As you go among the olive trees, you get the feeling that roots are embedded in a beach. The texture of the soil is fine and sandy, composed of a gently yellowish-white powder which dust your shoes like it was dry sand. But most surprisingly, the ground is extraordinarily sprinkled with seashell fragments.
In that moment, I understood the reason for the pattern on the labels of Domenica Fiore’s bottles — olive trees originate from a ground made up of these creatures of the sea.
Once, there used to be a sea shore here. While Bianchini bent down to show me the particular debris that probably dates back to Plio-Pleistocene, we noted something which was sticking out from the ground. We delicately dug it up and we discovered an intact and well-preserved fossil bivalve mollusk of about 15 centimeters (6 inches).
It was extraordinary to come face to face with this witness to the origins and breathe the sea air of a coast that millions of years ago lived in these lands, which now are several miles away from the sea. A myriad of fossil fragments and minerals now constitute and enrich this sandy and well-drained soil.
“Environment must be respected — this position and these characteristics provide us the ideal conditions to carry out an even more respectful management of our olive groves,” said Bianchini. “We conduct an organic management, reusing pruning remains as well as milling byproducts to fertilize the ground, creating a virtuous closed circle,” he explained.
“To maintain a very high quality requires high costs but gives great satisfactions,” the producer affirmed and specified that they carry out harvest based on varieties and then blend the different monovarietals, combining them in different percentages. “I personally take care of this aspect and try to maintain a balance in the sensorial aspect of extra virgin olive oils over the years,” he pointed out.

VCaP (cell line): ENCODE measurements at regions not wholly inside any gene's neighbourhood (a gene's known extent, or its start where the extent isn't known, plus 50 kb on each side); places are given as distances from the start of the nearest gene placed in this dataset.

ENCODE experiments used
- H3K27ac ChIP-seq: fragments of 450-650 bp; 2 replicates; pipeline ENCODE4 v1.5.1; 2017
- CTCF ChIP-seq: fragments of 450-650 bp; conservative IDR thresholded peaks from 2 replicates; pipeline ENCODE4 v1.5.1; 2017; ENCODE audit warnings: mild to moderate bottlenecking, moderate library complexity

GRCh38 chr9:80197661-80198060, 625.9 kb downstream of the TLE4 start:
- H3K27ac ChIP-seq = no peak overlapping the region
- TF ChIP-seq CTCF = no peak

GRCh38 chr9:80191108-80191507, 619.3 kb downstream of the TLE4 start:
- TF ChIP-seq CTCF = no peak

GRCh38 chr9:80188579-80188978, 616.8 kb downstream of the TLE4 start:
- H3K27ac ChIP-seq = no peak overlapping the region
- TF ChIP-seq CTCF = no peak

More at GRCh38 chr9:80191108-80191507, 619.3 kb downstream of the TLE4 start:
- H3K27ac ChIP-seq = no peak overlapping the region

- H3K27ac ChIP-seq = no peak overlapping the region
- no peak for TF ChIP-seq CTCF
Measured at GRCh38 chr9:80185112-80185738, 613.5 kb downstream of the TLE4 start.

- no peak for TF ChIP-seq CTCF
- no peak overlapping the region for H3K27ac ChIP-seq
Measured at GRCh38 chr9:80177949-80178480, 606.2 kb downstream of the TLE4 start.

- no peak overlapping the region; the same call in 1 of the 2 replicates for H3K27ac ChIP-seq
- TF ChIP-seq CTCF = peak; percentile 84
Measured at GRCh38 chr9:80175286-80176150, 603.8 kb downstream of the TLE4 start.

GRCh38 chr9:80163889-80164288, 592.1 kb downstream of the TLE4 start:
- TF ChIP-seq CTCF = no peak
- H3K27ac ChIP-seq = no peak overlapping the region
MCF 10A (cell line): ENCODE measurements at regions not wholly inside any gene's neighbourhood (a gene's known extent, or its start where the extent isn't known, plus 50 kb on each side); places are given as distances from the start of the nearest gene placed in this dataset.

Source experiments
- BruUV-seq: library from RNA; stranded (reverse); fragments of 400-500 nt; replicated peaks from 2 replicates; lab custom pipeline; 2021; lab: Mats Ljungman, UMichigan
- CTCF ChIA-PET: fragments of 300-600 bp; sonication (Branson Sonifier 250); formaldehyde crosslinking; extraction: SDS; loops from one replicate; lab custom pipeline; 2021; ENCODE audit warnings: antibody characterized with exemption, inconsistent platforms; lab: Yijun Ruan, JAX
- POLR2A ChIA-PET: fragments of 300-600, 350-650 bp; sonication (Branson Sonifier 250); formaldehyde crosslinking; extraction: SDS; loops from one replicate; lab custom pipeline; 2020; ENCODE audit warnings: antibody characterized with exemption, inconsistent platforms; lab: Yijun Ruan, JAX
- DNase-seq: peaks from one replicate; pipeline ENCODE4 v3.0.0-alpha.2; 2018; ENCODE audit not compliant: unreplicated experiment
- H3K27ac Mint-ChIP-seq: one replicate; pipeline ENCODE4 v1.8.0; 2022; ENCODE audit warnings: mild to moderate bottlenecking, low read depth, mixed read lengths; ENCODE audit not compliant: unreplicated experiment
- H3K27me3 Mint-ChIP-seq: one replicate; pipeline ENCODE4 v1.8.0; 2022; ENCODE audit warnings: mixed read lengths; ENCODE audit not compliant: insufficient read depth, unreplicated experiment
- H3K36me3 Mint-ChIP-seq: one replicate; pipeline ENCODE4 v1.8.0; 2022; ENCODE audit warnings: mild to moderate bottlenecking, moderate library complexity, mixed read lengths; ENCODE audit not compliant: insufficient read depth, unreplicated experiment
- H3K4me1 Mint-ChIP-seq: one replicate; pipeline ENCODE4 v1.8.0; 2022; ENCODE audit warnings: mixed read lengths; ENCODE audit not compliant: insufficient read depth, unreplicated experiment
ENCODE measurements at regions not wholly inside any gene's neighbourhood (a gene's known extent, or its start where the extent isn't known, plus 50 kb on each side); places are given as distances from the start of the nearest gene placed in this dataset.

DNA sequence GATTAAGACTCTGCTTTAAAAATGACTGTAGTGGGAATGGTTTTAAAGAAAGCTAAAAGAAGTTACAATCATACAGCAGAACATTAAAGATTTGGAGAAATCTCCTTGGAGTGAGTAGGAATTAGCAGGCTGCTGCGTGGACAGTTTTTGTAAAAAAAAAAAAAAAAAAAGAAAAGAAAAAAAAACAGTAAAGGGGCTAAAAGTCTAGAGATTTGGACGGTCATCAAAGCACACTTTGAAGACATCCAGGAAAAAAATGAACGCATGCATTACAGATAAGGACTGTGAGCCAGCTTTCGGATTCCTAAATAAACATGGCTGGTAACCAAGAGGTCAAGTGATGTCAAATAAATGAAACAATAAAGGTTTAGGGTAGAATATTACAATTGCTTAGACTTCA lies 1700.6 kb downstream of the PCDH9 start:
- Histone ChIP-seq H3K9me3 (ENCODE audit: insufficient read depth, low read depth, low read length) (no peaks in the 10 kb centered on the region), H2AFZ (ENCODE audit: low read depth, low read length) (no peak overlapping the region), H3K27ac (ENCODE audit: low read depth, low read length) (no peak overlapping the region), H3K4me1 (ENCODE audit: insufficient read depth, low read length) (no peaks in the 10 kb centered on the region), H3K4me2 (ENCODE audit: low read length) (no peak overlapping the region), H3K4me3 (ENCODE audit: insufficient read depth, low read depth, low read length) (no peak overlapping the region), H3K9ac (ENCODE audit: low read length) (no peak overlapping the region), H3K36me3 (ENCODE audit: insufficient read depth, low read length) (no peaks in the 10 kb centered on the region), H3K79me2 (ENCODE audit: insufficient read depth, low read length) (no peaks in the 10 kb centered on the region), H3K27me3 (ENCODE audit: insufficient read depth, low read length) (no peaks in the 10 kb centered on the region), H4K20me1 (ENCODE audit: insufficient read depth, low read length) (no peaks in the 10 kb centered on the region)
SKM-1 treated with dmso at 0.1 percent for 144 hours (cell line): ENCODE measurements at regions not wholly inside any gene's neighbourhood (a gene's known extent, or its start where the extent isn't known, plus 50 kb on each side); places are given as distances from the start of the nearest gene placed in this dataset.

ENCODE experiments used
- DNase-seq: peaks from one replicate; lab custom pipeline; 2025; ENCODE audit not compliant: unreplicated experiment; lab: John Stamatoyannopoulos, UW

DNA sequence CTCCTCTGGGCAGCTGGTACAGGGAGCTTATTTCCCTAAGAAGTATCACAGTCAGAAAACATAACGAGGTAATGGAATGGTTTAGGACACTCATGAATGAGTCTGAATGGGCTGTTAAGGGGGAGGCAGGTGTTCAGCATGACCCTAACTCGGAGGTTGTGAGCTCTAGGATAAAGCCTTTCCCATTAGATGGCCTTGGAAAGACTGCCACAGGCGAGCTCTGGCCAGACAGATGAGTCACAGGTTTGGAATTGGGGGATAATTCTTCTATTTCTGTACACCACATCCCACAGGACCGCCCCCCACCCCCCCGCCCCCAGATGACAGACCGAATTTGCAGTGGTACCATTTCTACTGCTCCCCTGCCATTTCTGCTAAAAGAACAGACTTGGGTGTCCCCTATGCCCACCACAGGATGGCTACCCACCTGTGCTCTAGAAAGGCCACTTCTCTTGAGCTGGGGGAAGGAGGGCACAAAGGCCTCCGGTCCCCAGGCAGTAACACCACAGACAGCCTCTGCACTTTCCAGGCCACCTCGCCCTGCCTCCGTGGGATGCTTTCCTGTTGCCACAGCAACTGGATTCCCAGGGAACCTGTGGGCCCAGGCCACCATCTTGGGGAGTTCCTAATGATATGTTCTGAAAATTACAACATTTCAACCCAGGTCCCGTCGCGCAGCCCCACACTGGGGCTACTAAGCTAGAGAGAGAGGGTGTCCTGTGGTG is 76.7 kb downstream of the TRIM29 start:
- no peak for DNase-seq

The extracted oil is immediately stored and conditioned with nitrogen. They adopted a special stainless-steel bottle developed by the University of Florence in collaboration with Marco Mugelli. It allows an optimal preservation completely avoiding oxidation, and it is now their distinctive image. In addition, all the bottles are numbered and signed by Cesare Bianchini, as farmer of the company.
As we go down the hill, we stop at a nice building under construction, which within a month will host a new mill.
“Domenica Fiore was born as the story of three friends, and then became a story of passion and quality,” said Kim Galavan, reached on the phone in Vancouver.
“I can’t wait to see the work of the new facility,” she said, adding that she will be here in time for the harvest. “What I see about Domenica Fiore is passion and commitment to produce only the very best with hard work, every year, without compromise,” she said.
“Harvest is our favorite time of the year. There is nothing more exciting than being present at the first extraction of olive oil. It comes out in its brilliant, green emerald color, while everyone is staring at that new product pouring out, waiting to taste the fruit of a year of hard but passionate work.”
Behind the name of Domenica Fiore is Frank Giustra’s mother. She is Italian, from Calabria…and very proud.